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1996 - PMQT 25th January 1996

Below is the text of Prime Minister's Question Time from 25th January 1996.

PRIME MINISTER:

Engagements

Q1. Mr. Sheerman: To ask the Prime Minister if he will list his official engagements for Thursday 25 January.

The Prime Minister (Mr. John Major): This morning, I presided at a meeting of the Cabinet and had meetings with ministerial colleagues and others. In addition to my duties in the House, I shall be having further meetings later today.

Mr. Sheerman: Will the Prime Minister join me in congratulating the director general of the Confederation of British Industry, who said today:

"It is blindingly obvious that we must develop a framework"--

Madam Speaker: Order. There should be no quoting during questions.

Mr. Sheerman: The director general said that we must develop a framework for involving employees at every level--dare I say it, a stakeholder economy. If it is blindingly obvious to the director general of the CBI, why is it not blindingly obvious to the Prime Minister that the reason why his Government are so deeply unpopular is that they have failed to give the British people a proper stake in their own country?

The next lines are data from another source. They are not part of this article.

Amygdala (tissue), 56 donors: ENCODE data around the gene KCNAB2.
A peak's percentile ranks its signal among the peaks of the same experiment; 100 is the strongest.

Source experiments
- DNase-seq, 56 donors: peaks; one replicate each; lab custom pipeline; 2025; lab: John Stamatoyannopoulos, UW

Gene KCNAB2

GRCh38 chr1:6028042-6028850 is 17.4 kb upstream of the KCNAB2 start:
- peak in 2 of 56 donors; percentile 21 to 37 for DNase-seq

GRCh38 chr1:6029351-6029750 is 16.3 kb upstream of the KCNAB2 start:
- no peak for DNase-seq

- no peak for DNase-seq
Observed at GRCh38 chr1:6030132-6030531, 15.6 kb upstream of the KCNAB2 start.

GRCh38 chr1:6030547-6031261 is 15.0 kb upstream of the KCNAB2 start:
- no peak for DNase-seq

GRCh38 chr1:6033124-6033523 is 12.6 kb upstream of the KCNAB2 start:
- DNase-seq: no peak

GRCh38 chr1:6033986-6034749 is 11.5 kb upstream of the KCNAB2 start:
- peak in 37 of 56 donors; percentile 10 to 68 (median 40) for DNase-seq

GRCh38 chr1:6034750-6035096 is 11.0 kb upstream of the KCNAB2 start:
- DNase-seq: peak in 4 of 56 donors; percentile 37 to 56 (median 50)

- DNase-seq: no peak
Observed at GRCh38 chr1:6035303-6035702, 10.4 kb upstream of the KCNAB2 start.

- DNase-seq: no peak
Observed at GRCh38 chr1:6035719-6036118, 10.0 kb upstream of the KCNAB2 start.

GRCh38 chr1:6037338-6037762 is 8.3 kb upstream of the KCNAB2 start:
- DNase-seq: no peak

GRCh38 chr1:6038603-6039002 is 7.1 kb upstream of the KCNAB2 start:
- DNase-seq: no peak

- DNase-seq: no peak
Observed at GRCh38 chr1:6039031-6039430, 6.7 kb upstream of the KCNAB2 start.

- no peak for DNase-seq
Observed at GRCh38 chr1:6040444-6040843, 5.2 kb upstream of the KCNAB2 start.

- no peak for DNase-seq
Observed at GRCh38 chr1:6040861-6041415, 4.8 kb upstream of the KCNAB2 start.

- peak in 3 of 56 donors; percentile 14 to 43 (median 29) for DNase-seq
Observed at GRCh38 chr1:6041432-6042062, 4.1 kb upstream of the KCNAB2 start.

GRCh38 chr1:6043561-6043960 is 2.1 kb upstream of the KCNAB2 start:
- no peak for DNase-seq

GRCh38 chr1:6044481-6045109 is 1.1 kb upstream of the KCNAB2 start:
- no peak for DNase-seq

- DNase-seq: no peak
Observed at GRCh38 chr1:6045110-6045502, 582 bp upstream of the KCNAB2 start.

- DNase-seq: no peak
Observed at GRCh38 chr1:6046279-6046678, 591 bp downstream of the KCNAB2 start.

The Prime Minister: If I may say so to the hon. Gentleman, he should be cautious about quoting the CBI at me. The CBI opposes the social chapter, the minimum wage and most of the policies advocated by the Opposition. When we and the director general of the CBI talk about stakeholders, we do not mean what the hon. Gentleman means. We know who Labour's stakeholders are. We know who owns 50 per cent. of the votes at the Labour party conference. We know who pays 50 per cent. of the money that the Labour party gets. We know what has been said by senior trade unionists. They have made it clear. While they continue to fund the party they will have a say. It is simple--no say, no pay. They are Labour's stakeholders.

Mrs. Ann Winterton: Does my right hon. Friend agree that the continuing campaign of violence by the IRA and Sinn Fein has betrayed the peace process? Will he urge them now to accept the Mitchell report's recommendation and cease their heinous actions immediately? Furthermore, does he agree that if peace is to continue long term in Northern Ireland, the IRA and Sinn Fein have two clear options open to them? They can either begin immediately to decommission weapons or they can agree to take part in the democratic process, as outlined by my right hon. Friend yesterday.